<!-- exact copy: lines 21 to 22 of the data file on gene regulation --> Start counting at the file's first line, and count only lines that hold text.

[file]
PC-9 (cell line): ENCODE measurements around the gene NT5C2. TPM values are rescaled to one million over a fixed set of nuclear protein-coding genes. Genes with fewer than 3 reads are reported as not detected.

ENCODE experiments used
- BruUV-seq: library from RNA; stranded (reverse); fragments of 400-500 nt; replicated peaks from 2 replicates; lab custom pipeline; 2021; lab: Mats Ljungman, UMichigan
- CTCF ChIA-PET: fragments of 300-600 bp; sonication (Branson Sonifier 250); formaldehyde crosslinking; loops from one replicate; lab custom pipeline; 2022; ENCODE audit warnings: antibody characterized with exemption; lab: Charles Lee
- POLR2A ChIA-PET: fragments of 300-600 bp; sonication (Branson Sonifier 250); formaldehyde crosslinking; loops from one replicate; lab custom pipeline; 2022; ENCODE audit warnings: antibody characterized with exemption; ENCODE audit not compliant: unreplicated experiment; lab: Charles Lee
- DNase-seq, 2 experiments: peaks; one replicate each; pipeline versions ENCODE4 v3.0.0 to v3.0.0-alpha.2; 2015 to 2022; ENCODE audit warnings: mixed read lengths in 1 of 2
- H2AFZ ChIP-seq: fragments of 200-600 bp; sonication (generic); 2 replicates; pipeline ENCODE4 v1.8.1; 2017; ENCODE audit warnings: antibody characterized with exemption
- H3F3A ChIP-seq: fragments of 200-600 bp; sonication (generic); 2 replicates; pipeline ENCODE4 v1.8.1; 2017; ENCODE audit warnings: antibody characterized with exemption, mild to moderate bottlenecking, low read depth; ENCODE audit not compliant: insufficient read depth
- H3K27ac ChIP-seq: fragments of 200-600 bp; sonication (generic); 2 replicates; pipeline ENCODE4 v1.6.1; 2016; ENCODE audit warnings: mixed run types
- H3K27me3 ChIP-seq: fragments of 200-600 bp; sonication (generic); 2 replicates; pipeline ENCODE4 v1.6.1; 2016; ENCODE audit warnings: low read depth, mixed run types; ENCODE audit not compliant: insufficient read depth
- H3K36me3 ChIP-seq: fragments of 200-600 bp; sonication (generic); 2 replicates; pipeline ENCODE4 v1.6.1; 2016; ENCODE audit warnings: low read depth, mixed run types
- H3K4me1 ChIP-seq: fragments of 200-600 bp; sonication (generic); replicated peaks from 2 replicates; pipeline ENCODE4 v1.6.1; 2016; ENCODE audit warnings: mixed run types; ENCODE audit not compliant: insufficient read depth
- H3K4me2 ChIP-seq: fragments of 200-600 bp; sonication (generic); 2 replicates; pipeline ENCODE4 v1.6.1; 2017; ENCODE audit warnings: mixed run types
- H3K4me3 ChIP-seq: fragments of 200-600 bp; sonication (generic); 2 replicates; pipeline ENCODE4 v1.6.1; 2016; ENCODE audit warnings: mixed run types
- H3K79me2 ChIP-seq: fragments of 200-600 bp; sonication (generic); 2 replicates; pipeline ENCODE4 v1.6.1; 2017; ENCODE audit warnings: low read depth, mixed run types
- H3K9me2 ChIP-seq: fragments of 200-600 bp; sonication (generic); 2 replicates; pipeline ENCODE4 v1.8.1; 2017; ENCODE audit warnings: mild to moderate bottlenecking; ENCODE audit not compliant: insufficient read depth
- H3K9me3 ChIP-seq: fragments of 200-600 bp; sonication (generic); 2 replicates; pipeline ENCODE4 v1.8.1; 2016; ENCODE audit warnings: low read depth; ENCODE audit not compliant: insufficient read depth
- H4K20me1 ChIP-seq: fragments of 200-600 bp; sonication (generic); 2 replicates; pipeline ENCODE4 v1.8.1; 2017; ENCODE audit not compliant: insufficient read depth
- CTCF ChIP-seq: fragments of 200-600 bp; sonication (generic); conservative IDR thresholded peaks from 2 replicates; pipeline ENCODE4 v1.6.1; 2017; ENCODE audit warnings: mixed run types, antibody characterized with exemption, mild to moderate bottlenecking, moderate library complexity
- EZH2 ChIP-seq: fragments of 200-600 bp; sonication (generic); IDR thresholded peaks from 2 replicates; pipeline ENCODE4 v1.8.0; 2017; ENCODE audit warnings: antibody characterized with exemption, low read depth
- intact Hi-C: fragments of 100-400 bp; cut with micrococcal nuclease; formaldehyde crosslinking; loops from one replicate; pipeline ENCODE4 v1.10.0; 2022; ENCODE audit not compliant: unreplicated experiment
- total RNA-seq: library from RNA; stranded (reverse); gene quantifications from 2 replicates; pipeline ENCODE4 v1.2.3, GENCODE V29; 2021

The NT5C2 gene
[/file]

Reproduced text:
- intact Hi-C: fragments of 100-400 bp; cut with micrococcal nuclease; formaldehyde crosslinking; loops from one replicate; pipeline ENCODE4 v1.10.0; 2022; ENCODE audit not compliant: unreplicated experiment
- total RNA-seq: library from RNA; stranded (reverse); gene quantifications from 2 replicates; pipeline ENCODE4 v1.2.3, GENCODE V29; 2021